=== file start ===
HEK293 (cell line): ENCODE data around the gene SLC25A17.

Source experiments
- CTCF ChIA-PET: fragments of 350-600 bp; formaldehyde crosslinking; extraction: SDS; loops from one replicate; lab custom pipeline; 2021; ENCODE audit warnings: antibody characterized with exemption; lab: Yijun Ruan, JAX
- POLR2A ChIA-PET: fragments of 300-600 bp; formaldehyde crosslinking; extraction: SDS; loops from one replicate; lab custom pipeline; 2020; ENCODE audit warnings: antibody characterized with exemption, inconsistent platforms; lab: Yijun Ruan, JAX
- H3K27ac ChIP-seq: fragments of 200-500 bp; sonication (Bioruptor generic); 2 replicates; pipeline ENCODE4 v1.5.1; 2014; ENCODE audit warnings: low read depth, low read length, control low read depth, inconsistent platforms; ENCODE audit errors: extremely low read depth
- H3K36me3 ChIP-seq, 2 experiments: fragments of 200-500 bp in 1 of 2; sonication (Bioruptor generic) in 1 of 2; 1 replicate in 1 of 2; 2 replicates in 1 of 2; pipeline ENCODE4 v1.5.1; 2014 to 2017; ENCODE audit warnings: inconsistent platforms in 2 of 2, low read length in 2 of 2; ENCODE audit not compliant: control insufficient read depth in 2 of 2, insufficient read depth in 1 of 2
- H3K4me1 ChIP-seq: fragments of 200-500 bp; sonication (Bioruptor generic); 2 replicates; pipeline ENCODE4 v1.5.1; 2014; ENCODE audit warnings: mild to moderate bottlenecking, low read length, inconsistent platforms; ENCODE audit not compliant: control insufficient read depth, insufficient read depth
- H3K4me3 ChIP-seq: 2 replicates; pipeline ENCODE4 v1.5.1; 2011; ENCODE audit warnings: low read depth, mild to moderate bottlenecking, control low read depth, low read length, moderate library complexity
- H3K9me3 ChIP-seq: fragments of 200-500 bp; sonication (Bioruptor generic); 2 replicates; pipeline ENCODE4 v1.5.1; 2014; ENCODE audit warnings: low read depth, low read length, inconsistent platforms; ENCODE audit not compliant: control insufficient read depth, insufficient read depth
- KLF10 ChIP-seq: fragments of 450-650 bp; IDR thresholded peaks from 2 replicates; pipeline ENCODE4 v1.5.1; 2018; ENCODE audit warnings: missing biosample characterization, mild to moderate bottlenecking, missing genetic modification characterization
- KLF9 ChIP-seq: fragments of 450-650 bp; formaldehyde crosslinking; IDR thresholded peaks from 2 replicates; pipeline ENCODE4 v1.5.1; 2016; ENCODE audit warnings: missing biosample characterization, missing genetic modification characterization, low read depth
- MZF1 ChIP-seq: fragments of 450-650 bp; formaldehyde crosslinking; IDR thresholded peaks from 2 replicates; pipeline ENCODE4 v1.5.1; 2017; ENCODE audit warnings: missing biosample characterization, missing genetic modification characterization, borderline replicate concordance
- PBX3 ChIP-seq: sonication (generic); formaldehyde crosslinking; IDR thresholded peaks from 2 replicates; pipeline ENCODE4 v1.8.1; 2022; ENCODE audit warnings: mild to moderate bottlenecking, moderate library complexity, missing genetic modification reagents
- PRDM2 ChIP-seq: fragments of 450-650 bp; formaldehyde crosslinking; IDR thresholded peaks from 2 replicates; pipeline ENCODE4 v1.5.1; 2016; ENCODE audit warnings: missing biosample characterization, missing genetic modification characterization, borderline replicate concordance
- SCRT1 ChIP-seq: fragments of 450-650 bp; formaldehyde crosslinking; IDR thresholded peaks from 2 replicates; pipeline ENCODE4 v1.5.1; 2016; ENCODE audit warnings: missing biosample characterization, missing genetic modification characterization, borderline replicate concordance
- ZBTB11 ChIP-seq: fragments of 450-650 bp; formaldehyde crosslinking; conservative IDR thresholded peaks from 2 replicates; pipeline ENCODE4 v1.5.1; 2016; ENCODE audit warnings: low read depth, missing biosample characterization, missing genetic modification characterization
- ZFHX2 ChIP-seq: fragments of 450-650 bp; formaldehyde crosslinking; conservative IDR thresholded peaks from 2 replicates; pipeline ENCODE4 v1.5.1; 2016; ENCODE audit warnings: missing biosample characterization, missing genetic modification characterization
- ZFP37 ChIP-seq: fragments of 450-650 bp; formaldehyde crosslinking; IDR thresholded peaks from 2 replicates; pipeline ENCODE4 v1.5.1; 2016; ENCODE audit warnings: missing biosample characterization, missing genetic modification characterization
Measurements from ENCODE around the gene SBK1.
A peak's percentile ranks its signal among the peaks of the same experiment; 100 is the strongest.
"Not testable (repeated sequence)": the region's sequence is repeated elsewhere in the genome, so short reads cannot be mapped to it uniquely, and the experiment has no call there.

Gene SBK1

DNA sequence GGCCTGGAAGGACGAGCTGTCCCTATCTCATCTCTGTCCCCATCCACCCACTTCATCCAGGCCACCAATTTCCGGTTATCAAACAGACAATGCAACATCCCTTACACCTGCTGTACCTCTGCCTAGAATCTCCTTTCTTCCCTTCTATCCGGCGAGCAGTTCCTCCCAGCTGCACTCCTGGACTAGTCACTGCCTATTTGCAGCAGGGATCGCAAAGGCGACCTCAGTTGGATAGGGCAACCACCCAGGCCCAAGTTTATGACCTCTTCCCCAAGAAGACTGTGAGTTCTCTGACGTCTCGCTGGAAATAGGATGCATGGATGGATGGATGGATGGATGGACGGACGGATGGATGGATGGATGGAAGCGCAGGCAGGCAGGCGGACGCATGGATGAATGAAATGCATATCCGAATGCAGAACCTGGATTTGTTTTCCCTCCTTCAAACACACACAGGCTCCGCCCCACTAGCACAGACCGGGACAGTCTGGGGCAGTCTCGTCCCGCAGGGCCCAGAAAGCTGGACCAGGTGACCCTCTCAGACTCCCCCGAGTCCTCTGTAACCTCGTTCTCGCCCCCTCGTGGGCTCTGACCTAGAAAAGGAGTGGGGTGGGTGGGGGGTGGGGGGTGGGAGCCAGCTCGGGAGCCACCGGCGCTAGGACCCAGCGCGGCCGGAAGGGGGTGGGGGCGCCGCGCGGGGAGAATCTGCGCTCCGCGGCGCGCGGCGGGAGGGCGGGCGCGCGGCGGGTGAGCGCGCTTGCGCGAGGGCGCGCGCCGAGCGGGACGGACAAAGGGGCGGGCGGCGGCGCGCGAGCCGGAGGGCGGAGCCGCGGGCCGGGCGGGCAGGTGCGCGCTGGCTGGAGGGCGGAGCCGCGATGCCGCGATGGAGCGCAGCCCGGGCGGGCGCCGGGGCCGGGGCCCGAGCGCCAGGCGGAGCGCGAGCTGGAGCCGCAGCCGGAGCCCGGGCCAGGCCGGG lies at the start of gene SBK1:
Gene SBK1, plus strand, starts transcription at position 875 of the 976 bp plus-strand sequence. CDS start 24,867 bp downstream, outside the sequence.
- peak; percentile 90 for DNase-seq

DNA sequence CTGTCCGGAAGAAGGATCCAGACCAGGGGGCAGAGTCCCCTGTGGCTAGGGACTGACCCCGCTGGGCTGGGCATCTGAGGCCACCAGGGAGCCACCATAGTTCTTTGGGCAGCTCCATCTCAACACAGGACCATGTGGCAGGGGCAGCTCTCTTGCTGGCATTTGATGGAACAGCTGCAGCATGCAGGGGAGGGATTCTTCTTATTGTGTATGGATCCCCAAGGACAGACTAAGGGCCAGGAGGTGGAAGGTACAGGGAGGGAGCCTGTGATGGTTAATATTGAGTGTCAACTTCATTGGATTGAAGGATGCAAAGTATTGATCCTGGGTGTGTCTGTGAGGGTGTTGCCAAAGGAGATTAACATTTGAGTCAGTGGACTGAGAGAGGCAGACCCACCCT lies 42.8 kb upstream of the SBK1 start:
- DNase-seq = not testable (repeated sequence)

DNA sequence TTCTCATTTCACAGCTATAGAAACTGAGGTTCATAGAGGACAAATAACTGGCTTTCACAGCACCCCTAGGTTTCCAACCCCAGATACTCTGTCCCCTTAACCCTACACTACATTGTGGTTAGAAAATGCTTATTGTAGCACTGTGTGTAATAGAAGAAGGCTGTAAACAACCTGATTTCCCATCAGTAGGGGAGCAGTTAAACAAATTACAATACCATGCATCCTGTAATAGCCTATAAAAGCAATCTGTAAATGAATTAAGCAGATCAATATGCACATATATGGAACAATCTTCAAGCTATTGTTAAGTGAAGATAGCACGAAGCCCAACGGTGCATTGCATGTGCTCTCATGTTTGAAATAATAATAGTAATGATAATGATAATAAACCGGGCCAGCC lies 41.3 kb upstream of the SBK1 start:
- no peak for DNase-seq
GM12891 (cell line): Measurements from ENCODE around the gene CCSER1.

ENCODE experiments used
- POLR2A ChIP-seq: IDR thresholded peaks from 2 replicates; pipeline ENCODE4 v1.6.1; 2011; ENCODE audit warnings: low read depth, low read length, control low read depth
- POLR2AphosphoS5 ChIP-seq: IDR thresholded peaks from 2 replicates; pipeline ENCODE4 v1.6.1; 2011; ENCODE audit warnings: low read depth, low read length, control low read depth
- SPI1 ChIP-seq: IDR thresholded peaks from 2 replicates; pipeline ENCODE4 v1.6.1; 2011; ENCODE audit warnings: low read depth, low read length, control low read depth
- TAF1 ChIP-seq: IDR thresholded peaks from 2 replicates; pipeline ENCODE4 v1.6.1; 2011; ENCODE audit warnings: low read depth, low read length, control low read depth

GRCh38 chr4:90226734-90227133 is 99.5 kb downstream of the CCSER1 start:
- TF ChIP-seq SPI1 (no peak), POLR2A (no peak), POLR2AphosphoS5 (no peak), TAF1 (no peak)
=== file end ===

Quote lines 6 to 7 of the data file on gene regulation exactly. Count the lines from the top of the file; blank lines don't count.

- H3K36me3 ChIP-seq, 2 experiments: fragments of 200-500 bp in 1 of 2; sonication (Bioruptor generic) in 1 of 2; 1 replicate in 1 of 2; 2 replicates in 1 of 2; pipeline ENCODE4 v1.5.1; 2014 to 2017; ENCODE audit warnings: inconsistent platforms in 2 of 2, low read length in 2 of 2; ENCODE audit not compliant: control insufficient read depth in 2 of 2, insufficient read depth in 1 of 2
- H3K4me1 ChIP-seq: fragments of 200-500 bp; sonication (Bioruptor generic); 2 replicates; pipeline ENCODE4 v1.5.1; 2014; ENCODE audit warnings: mild to moderate bottlenecking, low read length, inconsistent platforms; ENCODE audit not compliant: control insufficient read depth, insufficient read depth